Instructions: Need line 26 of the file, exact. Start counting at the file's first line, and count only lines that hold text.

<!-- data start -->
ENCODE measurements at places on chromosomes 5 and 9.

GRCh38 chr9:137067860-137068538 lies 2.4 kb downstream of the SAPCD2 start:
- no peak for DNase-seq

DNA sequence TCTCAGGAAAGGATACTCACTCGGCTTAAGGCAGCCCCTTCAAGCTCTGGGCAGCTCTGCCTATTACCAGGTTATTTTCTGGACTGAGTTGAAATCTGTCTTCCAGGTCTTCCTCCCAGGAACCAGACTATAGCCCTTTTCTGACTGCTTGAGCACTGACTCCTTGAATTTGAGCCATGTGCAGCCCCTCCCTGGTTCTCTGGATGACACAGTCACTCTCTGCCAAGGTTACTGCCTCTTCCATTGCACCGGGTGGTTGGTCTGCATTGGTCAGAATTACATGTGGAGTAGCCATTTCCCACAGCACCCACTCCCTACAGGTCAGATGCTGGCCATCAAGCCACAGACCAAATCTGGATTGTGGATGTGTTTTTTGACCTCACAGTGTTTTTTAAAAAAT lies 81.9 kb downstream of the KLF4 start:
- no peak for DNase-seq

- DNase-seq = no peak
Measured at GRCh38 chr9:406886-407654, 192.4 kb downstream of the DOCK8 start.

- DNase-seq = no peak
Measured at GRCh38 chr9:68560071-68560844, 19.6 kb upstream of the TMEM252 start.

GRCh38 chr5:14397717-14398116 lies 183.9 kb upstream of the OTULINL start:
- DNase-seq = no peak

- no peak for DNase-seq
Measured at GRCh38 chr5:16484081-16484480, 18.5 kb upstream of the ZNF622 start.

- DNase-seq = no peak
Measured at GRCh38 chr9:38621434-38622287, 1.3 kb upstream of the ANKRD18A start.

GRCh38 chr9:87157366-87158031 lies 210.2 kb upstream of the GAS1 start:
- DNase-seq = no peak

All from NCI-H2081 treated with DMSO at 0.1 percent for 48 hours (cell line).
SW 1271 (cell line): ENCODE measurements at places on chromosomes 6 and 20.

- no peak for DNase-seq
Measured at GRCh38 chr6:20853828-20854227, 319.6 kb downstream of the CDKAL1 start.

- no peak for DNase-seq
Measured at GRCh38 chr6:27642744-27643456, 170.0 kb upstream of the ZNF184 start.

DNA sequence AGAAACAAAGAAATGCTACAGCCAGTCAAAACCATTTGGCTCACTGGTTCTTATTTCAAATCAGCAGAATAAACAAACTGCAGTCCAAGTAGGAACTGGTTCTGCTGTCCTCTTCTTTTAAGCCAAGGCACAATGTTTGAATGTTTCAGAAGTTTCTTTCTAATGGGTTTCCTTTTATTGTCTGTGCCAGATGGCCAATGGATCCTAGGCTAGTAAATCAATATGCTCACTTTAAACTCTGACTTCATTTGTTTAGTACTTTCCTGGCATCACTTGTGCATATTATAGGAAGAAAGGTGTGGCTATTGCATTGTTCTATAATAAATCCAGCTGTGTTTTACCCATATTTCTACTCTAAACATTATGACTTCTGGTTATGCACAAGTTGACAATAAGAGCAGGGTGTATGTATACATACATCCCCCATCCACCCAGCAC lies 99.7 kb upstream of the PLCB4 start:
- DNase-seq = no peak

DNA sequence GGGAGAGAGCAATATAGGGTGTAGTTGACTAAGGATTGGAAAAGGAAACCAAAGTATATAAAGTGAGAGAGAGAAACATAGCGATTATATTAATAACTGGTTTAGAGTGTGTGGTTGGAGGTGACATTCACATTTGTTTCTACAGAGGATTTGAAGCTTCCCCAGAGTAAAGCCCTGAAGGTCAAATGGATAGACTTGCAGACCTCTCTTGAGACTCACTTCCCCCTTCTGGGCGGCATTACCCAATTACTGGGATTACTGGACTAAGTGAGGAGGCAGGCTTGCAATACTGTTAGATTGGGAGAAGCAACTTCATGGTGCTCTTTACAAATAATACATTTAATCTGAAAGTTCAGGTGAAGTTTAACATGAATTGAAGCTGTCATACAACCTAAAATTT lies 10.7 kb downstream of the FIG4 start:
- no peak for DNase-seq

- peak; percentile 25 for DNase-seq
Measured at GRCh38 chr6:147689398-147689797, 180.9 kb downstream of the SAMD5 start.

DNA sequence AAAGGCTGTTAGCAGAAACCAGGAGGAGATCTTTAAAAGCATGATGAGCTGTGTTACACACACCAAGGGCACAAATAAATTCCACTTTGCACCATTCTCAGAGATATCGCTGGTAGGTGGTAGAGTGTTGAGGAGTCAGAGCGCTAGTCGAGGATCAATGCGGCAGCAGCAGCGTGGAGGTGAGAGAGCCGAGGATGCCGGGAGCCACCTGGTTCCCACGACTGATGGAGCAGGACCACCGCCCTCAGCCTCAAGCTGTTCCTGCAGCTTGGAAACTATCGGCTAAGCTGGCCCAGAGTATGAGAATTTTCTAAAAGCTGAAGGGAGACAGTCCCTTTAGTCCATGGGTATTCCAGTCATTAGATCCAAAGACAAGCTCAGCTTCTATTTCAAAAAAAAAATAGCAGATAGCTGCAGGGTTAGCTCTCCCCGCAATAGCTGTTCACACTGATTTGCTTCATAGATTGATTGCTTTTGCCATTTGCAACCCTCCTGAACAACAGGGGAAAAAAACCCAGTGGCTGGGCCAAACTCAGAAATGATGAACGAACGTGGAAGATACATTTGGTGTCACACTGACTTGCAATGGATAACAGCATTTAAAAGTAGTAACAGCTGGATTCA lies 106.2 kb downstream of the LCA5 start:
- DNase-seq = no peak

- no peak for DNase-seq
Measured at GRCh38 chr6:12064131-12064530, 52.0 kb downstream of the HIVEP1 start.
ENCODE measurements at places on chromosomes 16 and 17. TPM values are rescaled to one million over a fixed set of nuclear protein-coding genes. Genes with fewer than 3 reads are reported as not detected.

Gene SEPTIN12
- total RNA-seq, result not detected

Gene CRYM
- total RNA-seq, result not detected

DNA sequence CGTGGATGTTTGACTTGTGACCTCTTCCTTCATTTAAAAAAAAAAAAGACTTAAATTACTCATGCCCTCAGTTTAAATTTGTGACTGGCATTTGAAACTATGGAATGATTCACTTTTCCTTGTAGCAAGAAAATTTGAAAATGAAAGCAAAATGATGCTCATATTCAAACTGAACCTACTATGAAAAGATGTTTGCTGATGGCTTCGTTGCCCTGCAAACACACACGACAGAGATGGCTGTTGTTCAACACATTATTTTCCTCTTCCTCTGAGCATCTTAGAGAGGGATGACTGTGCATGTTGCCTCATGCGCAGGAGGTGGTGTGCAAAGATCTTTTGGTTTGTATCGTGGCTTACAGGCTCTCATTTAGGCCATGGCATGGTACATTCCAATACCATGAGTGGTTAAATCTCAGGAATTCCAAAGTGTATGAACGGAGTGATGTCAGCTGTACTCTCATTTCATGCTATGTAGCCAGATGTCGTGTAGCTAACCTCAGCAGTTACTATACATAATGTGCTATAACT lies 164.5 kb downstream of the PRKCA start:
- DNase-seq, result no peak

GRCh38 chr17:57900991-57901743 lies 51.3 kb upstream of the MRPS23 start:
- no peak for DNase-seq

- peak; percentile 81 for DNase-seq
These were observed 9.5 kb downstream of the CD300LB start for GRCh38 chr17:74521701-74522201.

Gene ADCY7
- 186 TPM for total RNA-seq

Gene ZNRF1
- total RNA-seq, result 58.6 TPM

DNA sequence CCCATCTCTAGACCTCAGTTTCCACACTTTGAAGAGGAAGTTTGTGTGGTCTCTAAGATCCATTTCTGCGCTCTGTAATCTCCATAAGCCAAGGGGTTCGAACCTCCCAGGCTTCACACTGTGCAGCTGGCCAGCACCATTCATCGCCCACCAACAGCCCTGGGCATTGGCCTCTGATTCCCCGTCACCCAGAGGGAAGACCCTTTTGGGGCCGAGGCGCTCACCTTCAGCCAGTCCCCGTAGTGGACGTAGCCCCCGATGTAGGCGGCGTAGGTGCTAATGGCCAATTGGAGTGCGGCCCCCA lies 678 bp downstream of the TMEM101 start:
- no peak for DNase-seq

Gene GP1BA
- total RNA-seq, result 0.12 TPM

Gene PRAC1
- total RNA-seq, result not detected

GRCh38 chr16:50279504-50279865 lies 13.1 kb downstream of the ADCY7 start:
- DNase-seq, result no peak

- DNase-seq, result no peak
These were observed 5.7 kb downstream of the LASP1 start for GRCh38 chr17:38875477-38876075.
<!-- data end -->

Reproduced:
DNA sequence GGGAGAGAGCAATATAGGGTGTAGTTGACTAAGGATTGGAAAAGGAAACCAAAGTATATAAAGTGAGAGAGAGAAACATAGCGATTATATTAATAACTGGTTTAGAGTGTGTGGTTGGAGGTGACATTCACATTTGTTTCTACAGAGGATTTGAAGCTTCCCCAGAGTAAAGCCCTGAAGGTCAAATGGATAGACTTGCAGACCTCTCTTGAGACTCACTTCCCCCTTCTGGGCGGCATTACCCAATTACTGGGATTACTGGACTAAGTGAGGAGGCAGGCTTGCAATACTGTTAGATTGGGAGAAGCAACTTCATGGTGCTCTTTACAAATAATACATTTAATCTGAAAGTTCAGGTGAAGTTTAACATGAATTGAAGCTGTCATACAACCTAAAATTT lies 10.7 kb downstream of the FIG4 start: